There are times when I see an event such as racing (NHRA, NASCAR, Rally, Endurance, F1, Indy, etc.) and it instills such a strong memory that I want to build a kit to remember it. Another instance was when I was assigned in the Operations section of a Cavalry squadron. I got to take our assigned USAF Forward Air Controller (FAC) out and watch him call in different birds like an A-10, F-16, and such. That was a thrill I will never forget. Thanks to modeling I have scale replicas of those and other craft to remind me.

All of your reasons are good, I'm just adding my 10 cents worth...


I am a Veteran; to all other Veterans thank you for your service. Retired now and living well


- 1/350 USS Alabama - Staged

- 90mm Greek Hoplite Resin Figure - Done

- 120mm SS Panzer Officer - Done




  • Member since
    November, 2004
Posted by snapdragonxxx on Thursday, March 21, 2019 6:17 AM

Being a model builder from a very early age (probably pre-birth.... I can't remember!) I have always built models, even while serving and always took one away on active service deployments and the squaddies who served under me always tell the tale of me trying to put a maybach engine together while the firebase was under mortar attack and everyone was under cover from flying bits of metal.

On losing a part on to the floor of the squadron HQ thanks to a very near miss which caused everything in the HQ to bounce I stormed to the front entrance and gave a very loud and bad language tirade at parade ground level towords the f****** goat s****** ****** ***** ***** sons of flea bitten ****** ******* ******* camels that upset my concentration and relaxing time with ***** ****** ******* ****** mortars!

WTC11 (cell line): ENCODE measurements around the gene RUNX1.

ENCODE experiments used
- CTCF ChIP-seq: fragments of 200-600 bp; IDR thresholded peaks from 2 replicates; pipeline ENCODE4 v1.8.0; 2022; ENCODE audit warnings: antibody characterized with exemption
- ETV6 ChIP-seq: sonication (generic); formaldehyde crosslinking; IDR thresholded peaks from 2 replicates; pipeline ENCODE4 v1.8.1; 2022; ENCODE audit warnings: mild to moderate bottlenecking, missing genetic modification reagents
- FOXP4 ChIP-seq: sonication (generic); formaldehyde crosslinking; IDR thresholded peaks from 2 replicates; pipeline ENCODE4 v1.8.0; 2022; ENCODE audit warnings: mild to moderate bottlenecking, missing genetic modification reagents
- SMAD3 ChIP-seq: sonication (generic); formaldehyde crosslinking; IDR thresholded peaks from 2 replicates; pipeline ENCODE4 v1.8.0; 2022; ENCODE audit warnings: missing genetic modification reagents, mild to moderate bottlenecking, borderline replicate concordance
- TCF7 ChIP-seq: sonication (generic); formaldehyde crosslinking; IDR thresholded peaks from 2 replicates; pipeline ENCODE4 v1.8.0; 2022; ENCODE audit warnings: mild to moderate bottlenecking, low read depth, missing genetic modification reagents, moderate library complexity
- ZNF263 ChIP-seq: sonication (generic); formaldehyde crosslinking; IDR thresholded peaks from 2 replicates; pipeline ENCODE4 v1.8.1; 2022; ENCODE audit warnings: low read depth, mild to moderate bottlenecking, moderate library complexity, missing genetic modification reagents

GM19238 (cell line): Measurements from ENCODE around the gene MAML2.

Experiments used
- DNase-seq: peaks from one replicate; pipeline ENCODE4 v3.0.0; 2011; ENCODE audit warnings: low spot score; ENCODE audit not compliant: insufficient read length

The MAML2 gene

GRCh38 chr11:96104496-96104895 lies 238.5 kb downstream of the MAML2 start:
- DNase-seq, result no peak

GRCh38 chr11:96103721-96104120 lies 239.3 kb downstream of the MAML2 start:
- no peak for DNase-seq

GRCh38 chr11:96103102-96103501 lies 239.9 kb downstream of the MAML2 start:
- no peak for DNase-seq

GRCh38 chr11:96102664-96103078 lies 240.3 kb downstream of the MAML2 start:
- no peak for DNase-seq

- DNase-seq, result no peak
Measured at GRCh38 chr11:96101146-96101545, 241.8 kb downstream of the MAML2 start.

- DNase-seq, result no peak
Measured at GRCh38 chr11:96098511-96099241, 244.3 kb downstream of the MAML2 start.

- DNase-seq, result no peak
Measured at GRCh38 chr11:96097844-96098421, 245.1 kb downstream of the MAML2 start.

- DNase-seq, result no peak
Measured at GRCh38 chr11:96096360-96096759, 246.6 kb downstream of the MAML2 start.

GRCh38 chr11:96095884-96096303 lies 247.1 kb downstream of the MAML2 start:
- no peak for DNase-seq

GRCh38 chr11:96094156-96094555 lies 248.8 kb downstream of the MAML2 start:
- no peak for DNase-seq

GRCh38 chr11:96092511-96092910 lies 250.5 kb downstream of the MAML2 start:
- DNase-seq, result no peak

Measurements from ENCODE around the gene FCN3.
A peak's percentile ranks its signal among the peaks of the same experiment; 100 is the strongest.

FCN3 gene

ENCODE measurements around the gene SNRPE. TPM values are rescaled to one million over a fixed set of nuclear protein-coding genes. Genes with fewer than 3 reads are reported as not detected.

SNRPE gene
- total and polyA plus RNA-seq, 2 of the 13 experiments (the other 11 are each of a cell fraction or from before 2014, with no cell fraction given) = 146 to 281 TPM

This had the entire firebase laughing, making those whose first time it was there feel better at seeing their CO standing out in the open ranting at the enemy!

I used to come home with a half built kit with some very shaky paintwork and sand in unusual paces. My model making served it's purposes and also now provides a platform for me to control my PTSD and de-stress myself helping my body to cope with the devastating heart damage which nearly put me in a jaffa orange box and on a bonfire!

Some make it through to be complete builds and into my cabinet. Some don't for whatever reason - usually me!

I do class my skills as average and being a southpaw too sometimes get me going (left hand sprue cutters, knives etc... LOL) and with both armour and aircraft kits today being more complex beasts than they used to be that makes me start to look at the box and its contents, go, "Oh Hell!" then pick up the plans and go "Hmmmm! OOOOh! this could be a really nice build! let's see what I can mess up!!!"

It's all about destraction from issues and keeping myself entertained. What makes it into the cabinet entertains the guests and what doesn't goes into the recycling.

My father (91 and grumpy) always says, "With his skill set it's either model making or prison!"

  • Member since
    November, 2009
  • From: Twin Cities of Minnesota
Posted by Don Stauffer on Thursday, March 21, 2019 8:41 AM

Like the old saying about it being the journey rather than the road to somewhere, to me the pleasure is not in the resulting model, it is the act of building.  Since I have run out of display room, I am looking for places to donate my completed models.